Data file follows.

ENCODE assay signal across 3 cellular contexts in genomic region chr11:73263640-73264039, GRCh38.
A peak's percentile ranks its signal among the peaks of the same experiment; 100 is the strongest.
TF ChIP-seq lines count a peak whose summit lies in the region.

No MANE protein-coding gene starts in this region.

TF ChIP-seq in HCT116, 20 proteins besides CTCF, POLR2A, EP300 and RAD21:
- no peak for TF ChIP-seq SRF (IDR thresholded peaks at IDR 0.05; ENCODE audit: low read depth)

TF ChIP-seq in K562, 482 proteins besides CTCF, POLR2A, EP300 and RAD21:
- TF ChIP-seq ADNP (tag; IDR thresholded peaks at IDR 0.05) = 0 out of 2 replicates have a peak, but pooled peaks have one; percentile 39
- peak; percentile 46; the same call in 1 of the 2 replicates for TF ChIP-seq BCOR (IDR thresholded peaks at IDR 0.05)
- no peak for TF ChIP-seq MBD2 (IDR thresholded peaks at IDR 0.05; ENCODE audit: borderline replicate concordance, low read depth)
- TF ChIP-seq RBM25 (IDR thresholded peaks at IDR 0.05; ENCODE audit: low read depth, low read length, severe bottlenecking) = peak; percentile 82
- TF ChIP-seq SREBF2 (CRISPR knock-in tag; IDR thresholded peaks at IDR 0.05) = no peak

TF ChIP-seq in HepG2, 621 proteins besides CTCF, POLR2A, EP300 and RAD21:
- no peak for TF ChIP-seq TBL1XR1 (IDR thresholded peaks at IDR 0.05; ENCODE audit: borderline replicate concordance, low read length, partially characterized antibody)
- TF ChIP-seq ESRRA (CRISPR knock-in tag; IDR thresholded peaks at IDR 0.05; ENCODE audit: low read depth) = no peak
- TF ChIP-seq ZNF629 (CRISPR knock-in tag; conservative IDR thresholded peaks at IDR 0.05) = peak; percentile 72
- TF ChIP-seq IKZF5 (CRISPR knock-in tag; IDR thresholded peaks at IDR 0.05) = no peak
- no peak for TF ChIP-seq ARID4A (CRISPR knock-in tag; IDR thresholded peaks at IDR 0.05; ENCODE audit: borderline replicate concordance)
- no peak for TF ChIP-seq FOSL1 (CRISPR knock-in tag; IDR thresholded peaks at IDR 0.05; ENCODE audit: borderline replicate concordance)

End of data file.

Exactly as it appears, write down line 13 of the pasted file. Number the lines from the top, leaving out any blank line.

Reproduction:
TF ChIP-seq in HepG2, 621 proteins besides CTCF, POLR2A, EP300 and RAD21: